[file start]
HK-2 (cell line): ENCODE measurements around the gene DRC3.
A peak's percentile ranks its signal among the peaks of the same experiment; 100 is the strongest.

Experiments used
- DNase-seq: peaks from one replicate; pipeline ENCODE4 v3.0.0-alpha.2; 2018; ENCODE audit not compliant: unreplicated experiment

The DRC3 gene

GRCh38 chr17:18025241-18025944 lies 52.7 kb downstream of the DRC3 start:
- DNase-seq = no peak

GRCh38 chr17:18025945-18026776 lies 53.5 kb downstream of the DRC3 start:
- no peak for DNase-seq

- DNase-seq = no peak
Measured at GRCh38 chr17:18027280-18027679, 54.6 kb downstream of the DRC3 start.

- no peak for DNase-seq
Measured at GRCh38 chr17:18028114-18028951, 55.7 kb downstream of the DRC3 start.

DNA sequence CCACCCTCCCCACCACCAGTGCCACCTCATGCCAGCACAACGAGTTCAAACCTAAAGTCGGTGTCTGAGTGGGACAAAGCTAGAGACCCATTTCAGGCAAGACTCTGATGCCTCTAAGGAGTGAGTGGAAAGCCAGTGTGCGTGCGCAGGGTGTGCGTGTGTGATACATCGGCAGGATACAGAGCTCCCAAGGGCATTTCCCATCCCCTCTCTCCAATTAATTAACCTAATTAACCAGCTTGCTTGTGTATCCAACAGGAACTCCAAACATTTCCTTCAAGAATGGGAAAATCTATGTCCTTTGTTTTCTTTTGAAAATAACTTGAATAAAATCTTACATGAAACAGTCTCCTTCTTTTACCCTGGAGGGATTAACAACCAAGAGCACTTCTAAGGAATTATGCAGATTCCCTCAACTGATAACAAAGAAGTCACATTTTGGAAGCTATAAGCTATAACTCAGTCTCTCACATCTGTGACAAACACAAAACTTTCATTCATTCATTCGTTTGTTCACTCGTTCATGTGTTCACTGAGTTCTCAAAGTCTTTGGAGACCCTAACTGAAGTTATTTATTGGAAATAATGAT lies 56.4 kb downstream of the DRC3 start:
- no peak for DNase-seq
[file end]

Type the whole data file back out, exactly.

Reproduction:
HK-2 (cell line): ENCODE measurements around the gene DRC3.
A peak's percentile ranks its signal among the peaks of the same experiment; 100 is the strongest.

Experiments used
- DNase-seq: peaks from one replicate; pipeline ENCODE4 v3.0.0-alpha.2; 2018; ENCODE audit not compliant: unreplicated experiment

The DRC3 gene

GRCh38 chr17:18025241-18025944 lies 52.7 kb downstream of the DRC3 start:
- DNase-seq = no peak

GRCh38 chr17:18025945-18026776 lies 53.5 kb downstream of the DRC3 start:
- no peak for DNase-seq

- DNase-seq = no peak
Measured at GRCh38 chr17:18027280-18027679, 54.6 kb downstream of the DRC3 start.

- no peak for DNase-seq
Measured at GRCh38 chr17:18028114-18028951, 55.7 kb downstream of the DRC3 start.

DNA sequence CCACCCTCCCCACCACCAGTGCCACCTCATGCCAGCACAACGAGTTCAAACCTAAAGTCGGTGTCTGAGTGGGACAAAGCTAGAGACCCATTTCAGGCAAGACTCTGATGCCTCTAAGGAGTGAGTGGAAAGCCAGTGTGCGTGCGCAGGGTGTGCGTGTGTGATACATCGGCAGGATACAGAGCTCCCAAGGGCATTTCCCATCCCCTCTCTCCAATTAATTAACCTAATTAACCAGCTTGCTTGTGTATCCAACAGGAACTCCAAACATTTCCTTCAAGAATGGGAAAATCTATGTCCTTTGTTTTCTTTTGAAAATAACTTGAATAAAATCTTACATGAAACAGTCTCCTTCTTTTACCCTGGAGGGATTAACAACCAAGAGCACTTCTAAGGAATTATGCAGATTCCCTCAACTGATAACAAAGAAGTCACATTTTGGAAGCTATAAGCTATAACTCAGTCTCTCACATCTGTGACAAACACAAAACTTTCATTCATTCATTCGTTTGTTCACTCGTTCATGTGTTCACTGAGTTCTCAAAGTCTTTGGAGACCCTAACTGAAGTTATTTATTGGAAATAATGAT lies 56.4 kb downstream of the DRC3 start:
- no peak for DNase-seq